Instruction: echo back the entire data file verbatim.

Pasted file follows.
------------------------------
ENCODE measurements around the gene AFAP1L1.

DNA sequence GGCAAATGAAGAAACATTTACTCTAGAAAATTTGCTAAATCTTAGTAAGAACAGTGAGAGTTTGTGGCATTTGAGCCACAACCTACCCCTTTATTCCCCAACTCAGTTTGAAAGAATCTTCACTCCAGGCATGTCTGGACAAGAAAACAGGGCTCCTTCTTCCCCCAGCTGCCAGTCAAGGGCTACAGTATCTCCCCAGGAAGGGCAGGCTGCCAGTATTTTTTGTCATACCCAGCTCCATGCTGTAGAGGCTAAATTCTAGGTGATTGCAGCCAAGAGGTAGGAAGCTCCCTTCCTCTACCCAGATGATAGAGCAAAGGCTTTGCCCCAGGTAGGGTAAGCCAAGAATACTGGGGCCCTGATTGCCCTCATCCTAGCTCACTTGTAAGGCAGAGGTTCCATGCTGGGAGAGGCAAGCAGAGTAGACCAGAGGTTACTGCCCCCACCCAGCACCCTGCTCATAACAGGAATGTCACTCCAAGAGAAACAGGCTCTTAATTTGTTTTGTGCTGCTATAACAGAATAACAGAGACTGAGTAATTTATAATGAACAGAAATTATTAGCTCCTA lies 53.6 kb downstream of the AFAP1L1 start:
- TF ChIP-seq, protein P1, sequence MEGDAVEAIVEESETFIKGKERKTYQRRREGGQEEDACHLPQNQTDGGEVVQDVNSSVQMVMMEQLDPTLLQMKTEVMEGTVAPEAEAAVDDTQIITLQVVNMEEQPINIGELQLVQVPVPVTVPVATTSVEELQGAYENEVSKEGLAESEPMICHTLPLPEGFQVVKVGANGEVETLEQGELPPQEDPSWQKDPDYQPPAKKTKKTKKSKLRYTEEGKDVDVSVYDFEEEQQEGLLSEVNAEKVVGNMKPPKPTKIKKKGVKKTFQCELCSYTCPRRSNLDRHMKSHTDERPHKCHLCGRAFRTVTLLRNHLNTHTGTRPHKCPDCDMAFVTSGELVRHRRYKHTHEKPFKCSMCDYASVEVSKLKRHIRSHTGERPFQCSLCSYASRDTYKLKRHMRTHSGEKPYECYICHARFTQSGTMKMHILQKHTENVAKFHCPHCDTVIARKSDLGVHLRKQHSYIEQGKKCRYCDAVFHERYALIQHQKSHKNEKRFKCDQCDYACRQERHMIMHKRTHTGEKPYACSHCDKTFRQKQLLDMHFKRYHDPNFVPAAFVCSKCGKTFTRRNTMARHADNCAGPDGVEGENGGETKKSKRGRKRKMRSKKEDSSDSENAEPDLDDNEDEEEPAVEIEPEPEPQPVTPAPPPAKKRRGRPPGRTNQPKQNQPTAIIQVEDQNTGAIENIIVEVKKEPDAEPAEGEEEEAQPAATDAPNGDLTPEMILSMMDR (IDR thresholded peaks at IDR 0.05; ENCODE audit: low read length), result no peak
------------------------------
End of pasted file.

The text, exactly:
ENCODE measurements around the gene AFAP1L1.

DNA sequence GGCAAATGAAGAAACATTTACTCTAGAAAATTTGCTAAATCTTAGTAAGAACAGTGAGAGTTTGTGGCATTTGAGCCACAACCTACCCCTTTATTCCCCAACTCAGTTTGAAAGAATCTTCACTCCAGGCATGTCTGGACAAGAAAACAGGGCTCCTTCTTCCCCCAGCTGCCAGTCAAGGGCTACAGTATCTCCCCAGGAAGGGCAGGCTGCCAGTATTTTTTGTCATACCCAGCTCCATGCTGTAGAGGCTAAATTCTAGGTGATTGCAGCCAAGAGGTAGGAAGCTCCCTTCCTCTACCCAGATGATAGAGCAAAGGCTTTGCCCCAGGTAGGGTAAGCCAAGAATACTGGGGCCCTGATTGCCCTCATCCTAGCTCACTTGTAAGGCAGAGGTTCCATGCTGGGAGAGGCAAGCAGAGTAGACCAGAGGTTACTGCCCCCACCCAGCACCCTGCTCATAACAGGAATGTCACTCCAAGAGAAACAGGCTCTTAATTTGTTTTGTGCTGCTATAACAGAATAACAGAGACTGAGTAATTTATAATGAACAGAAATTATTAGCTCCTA lies 53.6 kb downstream of the AFAP1L1 start:
- TF ChIP-seq, protein P1, sequence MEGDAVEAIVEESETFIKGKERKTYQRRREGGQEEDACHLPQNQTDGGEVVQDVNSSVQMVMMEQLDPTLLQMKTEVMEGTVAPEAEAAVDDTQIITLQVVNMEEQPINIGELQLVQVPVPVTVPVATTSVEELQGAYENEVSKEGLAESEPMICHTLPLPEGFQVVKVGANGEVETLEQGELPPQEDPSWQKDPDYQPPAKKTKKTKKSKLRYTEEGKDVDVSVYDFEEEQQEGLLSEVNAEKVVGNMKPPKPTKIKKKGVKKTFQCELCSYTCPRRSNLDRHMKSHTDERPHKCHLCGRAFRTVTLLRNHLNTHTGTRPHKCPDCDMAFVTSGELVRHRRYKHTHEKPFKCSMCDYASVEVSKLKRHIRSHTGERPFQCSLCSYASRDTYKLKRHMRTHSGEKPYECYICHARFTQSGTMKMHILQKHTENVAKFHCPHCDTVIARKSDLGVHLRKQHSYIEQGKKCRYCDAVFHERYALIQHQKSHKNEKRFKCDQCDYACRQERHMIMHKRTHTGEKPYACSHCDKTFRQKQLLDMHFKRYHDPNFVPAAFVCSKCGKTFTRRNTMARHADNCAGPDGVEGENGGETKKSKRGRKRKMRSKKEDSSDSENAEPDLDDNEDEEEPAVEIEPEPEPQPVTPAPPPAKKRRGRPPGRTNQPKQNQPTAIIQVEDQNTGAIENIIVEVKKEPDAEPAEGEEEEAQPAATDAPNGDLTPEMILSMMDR (IDR thresholded peaks at IDR 0.05; ENCODE audit: low read length), result no peak